Monday, July 22, 2024

New sensor can detect defects and risks in major structures at early stages

To protect objects made of metal, they are coated with corrosion-resistant materials such as polymeric and metal coatings. The quality of coating and the resulting rate of corrosion of the underlying metal substrate can be measured by a variety of corrosion measurements by using standard laboratory electrochemical cells.

However, there is always a need for low-cost, portable, and non-destructive electrochemical cells, which can be used in the on-site field for condition monitoring of large structures, such as bridges, aircraft, military vehicles, and gas pipelines.

Now, researchers at Bournemouth University have developed and patented a new corrosion sensor that could improve the safety and reliability of such large structures. The device can detect defects and risks in major infrastructure at a much earlier stage than the methods that are currently used.

It also improves safety and reduces the need for time-consuming repairs. If we can spot health risks in vehicles and mechanical structures before corrosion reaches an advanced and dangerous stage, we can avoid costly, lengthy repairs and hopefully prevent structures from being scrapped altogether.

Unlike other corrosion sensors used by industry, the new device is wireless, so it can be attached to a structure, and its readings can be continuously monitored off-site. The sensor can be used on any kind of surface, whereas most current devices only work on metallic surfaces, which the electricity from the sensor must pass through.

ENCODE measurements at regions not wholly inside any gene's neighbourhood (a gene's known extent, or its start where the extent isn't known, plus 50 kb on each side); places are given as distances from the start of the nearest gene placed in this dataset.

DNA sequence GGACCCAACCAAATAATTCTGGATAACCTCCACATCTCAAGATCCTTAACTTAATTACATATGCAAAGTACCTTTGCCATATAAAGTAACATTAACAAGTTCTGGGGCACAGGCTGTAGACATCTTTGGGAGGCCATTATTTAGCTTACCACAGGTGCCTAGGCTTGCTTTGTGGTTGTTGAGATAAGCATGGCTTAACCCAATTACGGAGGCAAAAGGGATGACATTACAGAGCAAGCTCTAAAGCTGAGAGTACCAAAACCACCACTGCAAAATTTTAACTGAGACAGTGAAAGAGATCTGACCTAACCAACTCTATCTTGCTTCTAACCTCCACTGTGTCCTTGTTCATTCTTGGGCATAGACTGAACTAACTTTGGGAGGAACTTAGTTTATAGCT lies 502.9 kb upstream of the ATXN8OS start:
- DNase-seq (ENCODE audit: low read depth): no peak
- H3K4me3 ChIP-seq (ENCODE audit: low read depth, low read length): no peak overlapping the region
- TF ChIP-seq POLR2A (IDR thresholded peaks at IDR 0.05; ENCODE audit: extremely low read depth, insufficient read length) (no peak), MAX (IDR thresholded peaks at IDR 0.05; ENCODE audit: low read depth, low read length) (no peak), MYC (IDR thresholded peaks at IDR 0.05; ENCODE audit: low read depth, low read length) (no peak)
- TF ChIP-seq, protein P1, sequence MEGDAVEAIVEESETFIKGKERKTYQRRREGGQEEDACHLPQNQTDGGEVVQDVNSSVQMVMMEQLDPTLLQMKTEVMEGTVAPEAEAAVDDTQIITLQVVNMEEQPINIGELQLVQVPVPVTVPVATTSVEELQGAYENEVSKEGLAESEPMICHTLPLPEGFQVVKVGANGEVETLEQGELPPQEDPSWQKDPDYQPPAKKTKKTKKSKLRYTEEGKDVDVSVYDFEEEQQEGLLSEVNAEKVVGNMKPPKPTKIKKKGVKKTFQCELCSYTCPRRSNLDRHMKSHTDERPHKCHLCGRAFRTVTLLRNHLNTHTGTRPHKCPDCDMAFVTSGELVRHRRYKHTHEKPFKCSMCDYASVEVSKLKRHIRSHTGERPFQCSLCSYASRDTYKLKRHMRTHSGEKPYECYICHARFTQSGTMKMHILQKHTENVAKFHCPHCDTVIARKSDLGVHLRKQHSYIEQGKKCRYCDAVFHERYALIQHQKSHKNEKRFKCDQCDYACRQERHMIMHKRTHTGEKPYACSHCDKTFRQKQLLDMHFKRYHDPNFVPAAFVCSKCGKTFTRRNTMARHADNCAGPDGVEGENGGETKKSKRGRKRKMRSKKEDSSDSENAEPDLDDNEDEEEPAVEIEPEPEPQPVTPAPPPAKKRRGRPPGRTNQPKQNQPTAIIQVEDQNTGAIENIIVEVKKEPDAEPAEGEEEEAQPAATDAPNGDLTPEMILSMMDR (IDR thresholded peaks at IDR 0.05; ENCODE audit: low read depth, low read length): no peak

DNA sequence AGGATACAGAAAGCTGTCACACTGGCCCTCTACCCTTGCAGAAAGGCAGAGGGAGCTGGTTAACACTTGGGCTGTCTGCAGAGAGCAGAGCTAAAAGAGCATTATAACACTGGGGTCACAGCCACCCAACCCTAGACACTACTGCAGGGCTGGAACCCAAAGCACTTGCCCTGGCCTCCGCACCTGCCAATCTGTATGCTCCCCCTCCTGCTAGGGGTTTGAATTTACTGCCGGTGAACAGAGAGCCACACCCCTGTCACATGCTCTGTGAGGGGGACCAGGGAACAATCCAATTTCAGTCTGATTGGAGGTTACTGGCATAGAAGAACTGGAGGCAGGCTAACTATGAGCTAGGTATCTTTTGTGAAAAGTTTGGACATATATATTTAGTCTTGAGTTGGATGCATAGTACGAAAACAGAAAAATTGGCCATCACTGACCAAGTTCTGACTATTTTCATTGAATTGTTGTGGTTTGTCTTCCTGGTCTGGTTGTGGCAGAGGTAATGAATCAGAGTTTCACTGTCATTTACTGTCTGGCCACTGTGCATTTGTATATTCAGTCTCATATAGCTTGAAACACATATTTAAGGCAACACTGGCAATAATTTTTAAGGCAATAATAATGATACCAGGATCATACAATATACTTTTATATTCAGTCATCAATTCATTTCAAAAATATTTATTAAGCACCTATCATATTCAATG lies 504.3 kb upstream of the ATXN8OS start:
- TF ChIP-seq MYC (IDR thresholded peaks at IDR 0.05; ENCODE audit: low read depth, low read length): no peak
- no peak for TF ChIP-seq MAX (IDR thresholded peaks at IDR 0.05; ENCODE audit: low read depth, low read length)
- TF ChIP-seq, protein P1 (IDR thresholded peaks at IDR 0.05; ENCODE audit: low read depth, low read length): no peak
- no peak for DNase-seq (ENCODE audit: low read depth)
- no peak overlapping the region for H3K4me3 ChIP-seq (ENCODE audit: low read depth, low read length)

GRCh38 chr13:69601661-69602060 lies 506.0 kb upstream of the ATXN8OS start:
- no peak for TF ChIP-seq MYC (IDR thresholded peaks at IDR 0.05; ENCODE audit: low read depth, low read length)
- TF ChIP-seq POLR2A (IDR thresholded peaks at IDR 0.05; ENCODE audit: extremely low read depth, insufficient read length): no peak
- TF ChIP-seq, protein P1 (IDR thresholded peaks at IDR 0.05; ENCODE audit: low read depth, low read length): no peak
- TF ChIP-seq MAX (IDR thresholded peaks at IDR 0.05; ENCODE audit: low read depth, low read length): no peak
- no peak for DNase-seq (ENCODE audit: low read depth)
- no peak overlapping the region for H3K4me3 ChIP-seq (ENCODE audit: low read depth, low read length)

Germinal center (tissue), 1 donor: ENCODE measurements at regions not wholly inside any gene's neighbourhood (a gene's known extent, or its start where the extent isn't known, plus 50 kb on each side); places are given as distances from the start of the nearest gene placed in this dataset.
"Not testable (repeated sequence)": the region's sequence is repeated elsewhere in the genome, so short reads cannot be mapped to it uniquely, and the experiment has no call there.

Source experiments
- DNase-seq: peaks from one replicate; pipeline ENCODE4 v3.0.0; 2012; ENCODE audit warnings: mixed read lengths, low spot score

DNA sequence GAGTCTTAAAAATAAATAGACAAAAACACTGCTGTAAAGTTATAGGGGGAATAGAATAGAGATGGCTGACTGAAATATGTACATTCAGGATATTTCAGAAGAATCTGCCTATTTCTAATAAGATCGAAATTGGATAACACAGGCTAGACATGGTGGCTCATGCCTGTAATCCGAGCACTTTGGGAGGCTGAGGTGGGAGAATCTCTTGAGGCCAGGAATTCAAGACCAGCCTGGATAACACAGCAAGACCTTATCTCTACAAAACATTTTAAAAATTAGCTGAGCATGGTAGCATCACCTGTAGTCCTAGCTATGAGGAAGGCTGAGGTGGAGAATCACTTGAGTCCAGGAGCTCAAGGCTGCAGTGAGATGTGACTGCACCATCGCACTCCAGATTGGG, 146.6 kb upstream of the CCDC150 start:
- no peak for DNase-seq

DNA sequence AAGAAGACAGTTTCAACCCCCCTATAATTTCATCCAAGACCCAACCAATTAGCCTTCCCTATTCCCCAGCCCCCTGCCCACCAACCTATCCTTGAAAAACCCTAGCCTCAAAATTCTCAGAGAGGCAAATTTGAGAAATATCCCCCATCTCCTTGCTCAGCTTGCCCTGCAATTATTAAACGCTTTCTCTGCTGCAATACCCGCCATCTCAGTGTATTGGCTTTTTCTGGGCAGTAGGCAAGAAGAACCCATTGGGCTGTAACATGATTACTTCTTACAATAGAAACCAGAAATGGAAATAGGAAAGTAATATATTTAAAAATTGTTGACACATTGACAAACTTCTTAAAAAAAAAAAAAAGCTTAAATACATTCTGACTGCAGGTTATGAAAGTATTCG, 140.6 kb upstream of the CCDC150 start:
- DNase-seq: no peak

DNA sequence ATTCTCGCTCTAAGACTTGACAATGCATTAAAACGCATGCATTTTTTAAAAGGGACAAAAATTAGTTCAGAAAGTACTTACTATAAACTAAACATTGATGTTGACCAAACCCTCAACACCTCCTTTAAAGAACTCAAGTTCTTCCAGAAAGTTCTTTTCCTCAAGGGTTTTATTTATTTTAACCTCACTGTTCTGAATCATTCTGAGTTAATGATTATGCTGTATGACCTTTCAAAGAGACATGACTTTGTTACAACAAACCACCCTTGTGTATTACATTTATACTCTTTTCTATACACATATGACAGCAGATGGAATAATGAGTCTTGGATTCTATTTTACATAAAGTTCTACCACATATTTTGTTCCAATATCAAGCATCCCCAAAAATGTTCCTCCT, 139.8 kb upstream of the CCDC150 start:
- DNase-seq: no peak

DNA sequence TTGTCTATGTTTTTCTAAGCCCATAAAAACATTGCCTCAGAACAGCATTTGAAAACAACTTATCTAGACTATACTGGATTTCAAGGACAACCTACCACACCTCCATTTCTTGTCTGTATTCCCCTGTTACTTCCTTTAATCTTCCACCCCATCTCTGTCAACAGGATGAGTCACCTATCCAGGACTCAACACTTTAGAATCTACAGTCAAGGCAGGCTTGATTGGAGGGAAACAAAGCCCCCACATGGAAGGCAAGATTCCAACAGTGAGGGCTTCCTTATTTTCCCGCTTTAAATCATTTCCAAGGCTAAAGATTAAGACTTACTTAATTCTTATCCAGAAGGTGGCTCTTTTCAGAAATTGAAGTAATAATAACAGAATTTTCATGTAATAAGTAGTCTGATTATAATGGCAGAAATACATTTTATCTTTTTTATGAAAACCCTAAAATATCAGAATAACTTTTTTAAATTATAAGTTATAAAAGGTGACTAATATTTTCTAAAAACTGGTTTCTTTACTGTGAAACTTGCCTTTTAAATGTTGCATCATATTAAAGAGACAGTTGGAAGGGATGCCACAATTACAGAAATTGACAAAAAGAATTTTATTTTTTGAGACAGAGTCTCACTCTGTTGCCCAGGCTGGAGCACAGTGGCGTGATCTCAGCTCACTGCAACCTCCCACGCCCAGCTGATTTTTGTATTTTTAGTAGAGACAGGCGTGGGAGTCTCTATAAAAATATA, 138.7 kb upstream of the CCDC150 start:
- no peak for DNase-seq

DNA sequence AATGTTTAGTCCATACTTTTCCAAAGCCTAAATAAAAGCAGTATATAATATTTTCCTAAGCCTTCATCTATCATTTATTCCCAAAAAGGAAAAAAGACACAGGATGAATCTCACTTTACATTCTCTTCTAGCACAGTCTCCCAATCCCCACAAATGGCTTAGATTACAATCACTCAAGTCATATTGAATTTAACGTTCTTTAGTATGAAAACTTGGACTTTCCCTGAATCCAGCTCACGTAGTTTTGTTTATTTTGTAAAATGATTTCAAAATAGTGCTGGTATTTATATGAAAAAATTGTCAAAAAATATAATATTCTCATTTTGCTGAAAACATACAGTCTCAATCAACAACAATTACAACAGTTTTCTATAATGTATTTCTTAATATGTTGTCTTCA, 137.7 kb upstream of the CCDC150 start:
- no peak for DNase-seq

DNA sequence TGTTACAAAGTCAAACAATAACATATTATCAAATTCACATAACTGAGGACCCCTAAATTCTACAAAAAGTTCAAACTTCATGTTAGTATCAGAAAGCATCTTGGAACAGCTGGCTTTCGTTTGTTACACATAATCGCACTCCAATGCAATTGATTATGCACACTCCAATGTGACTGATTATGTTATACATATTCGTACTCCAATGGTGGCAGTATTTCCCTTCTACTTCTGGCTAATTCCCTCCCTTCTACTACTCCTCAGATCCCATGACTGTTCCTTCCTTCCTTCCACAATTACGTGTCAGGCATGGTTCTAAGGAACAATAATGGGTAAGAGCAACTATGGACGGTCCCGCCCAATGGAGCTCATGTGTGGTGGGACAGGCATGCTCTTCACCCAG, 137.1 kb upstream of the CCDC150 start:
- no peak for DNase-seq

“The aerospace industry, for example, would prefer a sensor that can detect failures beneath non-metallic coatings. Currently, this involves removing a patch of the non-conductive coating to make the conductive surface available – this could be counter-productive as it can initiate corrosion more rapidly,” explained Zulfiqar Khan, Professor of Design Engineering and Computing at Bournemouth University who led the development.

“Unmonitored failures lead to costly consequences. Scheduled inspections are tedious and time-consuming and are mostly limited to visual or surface failures. Our latest sensor technology is a futuristic, much-needed solution. It can work remotely, it works on metallic and non-metallic surfaces, and can detect defects several millimeters below the surface which are not visible to the naked eye,” he continued.

The corrosion sensor is a result of a series of research projects which began over a decade ago at the Bovington Tank Museum in Dorset. The museum holds one of the most significant collections of tanks and military vehicles in the world. Professor Khan and his team applied their expertise to develop a means to monitor corrosion in the vehicles to help preserve their cultural heritage.

This work ultimately led to the development of a £2.5 million conservation center for the most at-risk tanks. They also identified maintenance work that could be carried out on some tanks so they could be driven safely at showgrounds and the public could see them in action. In 2016, the team then secured funding to work with infrastructure companies in the U.S., where the technology-enhanced their business and brought commercial benefits.

The technology has now been granted patents in the U.K., and the U.S. Professor Khan and his team are keen to work with partners so that it can be rolled out across the industry, and engineering and construction companies can start realizing the benefits. In addition to benefits for operational infrastructure, the device would help companies with large fleets of vehicles or machinery that may be kept in depots and not regularly used or serviced.

“It is a bit like coming home from work and deciding you want some food that has been at the back of the cupboard, only to find that it is past its use-by date,” he said. “Our device can continually monitor mechanical structures to ensure they always remain in date and will not have to be thrown out,” Professor Khan concluded.